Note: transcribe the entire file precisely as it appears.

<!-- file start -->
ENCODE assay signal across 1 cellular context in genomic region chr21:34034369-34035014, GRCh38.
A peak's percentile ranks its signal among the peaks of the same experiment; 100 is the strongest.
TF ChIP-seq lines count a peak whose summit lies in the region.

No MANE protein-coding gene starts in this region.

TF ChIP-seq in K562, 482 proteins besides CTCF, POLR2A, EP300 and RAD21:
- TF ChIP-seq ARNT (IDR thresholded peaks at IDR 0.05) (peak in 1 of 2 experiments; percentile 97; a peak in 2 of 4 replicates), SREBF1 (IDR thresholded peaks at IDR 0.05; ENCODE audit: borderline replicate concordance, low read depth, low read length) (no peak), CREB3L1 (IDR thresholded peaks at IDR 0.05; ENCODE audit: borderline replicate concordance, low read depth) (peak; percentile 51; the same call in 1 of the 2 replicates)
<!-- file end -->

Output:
ENCODE assay signal across 1 cellular context in genomic region chr21:34034369-34035014, GRCh38.
A peak's percentile ranks its signal among the peaks of the same experiment; 100 is the strongest.
TF ChIP-seq lines count a peak whose summit lies in the region.

No MANE protein-coding gene starts in this region.

TF ChIP-seq in K562, 482 proteins besides CTCF, POLR2A, EP300 and RAD21:
- TF ChIP-seq ARNT (IDR thresholded peaks at IDR 0.05) (peak in 1 of 2 experiments; percentile 97; a peak in 2 of 4 replicates), SREBF1 (IDR thresholded peaks at IDR 0.05; ENCODE audit: borderline replicate concordance, low read depth, low read length) (no peak), CREB3L1 (IDR thresholded peaks at IDR 0.05; ENCODE audit: borderline replicate concordance, low read depth) (peak; percentile 51; the same call in 1 of the 2 replicates)